There is a lot of doom and gloom in the Canadian energy sector right now given how deeply low oil prices have hurt the industry over the past year. Many are wondering what’s next for the sector and if its glory days are in the rear view mirror. That was a topic that Suncor Energy Inc.’s (TSX:SU)(NYSE:SU) CEO Steve Williams addressed during his company’s recent fourth-quarter conference call.
Here’s what he had to say about the future of the sector and where oil prices are heading.
We’re still a growth industry
Williams was asked by an analyst what he thought about the Canadian oil sands industry on a macro level. In particular, is it still a growth industry or not? To that, Williams responded:
So I have no doubt that Canadian oil sands [production] will grow because there are major capital investments in flight that will be completed and it makes absolute sense to complete those for a couple of reasons. One, these are very long-life assets and we’re viewing them over the life of the project. The other one from a pure execution point of view is this is a very productive time to be investing and to be spending that money because we are getting good productivity and very good quality results from the construction in the field as we speak. So I think you will see growth in the short to medium term.
Williams pointed out that there are already enough projects under construction to grow production in the short term, irrespective of what the price of crude does. These projects were all set in motion before crude crashed, and it didn’t make sense to stop working on them because prices fell.
Not only are these long-life projects that will produce for decades, but costs have fallen, making this the best time to invest in long-term projects.
In other words, the rumours of the death of oil production growth in Canada have been greatly exaggerated.
Here’s our long-term oil-price target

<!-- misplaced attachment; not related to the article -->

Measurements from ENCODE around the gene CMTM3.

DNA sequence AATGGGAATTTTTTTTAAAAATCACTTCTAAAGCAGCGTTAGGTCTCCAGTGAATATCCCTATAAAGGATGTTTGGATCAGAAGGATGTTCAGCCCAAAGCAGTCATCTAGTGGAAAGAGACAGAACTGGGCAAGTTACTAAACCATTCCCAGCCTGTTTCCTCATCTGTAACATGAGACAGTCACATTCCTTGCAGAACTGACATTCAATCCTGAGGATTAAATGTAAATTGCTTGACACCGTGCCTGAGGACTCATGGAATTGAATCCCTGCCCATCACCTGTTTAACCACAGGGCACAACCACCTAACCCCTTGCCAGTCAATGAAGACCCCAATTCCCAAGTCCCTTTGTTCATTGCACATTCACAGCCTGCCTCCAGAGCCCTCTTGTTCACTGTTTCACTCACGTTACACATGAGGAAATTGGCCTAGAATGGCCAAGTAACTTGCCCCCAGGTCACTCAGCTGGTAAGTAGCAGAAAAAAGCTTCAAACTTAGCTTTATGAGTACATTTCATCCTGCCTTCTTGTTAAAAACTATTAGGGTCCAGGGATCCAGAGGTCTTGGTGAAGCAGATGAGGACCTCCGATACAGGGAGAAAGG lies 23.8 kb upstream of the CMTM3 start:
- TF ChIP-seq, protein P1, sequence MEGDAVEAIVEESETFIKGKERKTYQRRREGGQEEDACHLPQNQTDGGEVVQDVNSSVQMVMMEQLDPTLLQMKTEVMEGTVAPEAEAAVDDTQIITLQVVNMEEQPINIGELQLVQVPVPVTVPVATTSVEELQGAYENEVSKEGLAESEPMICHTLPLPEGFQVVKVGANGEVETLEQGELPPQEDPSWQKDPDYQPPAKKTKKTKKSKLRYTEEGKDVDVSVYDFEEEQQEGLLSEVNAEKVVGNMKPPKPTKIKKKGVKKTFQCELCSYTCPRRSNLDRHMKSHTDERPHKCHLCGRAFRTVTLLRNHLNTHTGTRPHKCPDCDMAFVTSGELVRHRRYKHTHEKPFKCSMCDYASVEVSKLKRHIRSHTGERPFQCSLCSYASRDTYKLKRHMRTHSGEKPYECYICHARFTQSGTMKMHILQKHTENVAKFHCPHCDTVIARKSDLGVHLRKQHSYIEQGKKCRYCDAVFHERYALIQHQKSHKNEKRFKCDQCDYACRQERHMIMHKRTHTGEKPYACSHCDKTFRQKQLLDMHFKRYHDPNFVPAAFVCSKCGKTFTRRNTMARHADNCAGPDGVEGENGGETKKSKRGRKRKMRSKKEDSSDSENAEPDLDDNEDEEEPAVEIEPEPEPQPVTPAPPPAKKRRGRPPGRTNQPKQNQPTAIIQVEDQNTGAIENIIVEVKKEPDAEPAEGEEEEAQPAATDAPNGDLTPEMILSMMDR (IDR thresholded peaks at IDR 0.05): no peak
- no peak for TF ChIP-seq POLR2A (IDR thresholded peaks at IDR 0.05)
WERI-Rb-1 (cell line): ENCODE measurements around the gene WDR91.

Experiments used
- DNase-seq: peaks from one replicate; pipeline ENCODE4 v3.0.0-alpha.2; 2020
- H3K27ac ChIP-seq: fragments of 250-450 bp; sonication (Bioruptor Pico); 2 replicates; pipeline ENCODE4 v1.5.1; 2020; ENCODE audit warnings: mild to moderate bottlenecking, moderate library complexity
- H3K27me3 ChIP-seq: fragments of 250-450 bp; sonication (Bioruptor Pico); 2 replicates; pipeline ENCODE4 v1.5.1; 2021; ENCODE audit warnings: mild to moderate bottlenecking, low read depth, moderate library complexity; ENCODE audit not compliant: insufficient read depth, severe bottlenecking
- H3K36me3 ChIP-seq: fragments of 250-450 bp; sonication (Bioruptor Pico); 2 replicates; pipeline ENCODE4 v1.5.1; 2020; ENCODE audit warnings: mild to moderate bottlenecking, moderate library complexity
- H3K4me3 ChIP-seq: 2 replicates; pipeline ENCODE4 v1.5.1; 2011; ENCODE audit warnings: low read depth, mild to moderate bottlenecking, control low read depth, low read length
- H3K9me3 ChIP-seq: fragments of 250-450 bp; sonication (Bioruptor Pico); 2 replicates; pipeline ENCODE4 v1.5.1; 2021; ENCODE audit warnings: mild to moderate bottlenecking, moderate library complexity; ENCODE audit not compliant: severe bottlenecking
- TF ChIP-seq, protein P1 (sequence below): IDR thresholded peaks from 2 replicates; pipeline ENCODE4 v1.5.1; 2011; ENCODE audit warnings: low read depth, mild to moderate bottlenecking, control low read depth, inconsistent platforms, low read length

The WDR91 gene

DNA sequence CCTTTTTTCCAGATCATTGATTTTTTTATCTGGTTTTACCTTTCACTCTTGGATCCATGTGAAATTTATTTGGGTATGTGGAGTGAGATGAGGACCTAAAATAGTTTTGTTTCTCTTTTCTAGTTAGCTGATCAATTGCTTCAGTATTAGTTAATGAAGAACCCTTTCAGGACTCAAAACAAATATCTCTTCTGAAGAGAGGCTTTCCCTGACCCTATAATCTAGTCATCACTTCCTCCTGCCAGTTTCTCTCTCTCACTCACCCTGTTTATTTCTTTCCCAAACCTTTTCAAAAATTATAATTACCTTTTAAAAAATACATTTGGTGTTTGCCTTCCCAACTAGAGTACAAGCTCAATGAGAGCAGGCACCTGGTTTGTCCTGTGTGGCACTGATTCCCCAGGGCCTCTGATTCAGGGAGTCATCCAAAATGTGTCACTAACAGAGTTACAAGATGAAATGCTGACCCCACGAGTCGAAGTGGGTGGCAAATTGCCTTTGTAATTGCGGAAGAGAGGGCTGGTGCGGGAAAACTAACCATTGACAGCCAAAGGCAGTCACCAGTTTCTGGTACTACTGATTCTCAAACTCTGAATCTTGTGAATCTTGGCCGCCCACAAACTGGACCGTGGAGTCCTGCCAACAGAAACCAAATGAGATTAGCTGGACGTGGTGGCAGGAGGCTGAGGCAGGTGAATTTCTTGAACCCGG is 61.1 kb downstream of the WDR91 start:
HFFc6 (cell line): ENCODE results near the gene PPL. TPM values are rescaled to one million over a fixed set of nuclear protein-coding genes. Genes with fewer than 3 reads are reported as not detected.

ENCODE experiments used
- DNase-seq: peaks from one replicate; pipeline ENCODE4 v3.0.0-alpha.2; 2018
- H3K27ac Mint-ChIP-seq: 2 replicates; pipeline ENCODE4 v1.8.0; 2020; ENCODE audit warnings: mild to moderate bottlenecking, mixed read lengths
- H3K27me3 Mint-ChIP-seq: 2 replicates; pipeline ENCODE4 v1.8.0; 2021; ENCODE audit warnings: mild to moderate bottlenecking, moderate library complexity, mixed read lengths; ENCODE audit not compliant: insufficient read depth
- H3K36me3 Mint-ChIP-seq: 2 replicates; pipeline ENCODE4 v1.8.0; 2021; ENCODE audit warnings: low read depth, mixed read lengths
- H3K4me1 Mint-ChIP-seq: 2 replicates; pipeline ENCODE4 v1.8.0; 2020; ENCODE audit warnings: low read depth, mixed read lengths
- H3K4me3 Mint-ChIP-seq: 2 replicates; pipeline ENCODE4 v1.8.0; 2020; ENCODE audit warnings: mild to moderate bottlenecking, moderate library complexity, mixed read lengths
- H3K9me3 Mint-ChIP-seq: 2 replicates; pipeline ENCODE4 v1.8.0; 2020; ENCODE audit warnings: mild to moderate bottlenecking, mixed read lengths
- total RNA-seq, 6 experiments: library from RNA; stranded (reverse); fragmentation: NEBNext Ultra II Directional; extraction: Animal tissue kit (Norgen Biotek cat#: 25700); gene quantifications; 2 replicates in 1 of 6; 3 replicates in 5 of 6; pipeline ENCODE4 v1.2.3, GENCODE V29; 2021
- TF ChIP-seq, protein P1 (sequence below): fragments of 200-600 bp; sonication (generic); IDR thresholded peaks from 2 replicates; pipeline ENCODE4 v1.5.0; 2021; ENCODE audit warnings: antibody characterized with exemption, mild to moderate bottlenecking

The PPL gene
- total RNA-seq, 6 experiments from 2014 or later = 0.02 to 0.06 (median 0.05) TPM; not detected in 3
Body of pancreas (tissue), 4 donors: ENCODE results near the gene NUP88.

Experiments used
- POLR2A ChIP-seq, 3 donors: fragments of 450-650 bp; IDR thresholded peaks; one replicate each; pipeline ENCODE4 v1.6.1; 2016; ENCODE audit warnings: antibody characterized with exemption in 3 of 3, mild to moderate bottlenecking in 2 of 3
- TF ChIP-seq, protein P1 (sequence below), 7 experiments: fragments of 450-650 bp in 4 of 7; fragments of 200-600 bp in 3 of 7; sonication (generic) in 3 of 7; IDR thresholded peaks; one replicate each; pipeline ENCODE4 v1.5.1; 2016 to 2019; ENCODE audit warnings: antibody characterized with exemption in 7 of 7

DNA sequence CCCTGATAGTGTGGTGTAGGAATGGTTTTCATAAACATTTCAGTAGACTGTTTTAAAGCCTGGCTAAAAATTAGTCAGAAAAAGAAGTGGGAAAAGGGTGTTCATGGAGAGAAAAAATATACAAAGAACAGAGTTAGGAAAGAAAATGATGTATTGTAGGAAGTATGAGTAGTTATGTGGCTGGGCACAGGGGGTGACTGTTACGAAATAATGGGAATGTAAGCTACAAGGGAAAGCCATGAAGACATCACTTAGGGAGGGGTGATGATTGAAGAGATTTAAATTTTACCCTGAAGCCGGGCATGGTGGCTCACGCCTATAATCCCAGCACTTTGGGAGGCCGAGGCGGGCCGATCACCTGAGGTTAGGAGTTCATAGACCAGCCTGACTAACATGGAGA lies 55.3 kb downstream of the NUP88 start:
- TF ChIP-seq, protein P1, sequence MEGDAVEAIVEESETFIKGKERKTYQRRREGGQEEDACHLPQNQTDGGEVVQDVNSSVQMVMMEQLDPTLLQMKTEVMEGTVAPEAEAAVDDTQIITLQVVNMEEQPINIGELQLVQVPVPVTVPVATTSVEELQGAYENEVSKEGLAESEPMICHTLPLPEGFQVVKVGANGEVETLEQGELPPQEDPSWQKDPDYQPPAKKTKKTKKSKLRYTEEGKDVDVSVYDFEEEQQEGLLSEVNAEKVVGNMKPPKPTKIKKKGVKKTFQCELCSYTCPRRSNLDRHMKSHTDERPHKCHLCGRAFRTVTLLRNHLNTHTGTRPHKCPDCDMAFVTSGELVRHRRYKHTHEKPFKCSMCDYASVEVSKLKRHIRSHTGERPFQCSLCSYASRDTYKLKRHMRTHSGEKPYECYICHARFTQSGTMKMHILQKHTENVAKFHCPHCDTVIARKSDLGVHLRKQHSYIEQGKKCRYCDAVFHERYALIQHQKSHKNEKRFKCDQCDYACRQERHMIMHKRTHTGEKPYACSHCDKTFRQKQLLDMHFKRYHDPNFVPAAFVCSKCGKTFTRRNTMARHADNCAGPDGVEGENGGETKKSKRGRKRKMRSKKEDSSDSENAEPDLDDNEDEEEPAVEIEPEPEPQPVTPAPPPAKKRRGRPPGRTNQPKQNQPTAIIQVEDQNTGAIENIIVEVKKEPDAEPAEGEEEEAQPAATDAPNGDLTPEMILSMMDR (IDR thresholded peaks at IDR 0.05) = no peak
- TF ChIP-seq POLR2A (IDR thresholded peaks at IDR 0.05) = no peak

While short-term growth in the oil sands is already baked in due to the long-term nature of oil sands projects, which take years to build, higher oil prices are required to fuel long-term growth. That said, because of cost reductions, the industry doesn’t need a return to triple-digit oil in order for the economics to work. Instead, Williams pointed out:
The mid to longer term then is a different period and a different question because that depends very much on … the long-term view of crude … the longer-term growth will depend on pricing. Our view of pricing is that through multiple cycles this will come back up to the supply for cost which we view through that period to be somewhere in the $70 to that $90 rate. So, more optimistic about the long term, it’s [just] a question of when the long term actually arrives.
In other words, in order for new oil sands projects to be sanctioned, producers need to be comfortable with crude oil’s likelihood to move up to the long-term cost of supply, which Williams sees being in the $70-90 per barrel range.
Obviously, that’s a long way from where crude prices are now, but it is where Williams sees oil eventually heading because that’s what it will take for new oil sands projects and other major projects (like deepwater drilling projects) to be given the green light. That price recovery won’t happen overnight, but it will eventually occur because oil demand continues to steadily grow.
As such, new supplies will need to be brought online not only to meet that growth, but to replace depleting supplies from legacy oil basins.
Suncor Energy’s CEO doesn’t believe the Canadian energy sector is dying a slow death. On the contrary, he sees growth in the short term due to projects currently under construction and long-term growth on the horizon when oil prices undoubtedly improve.
It’s why Williams’s company continues to invest during the downturn, because he sees better days ahead, even if he’s not exactly sure when that future will arrive.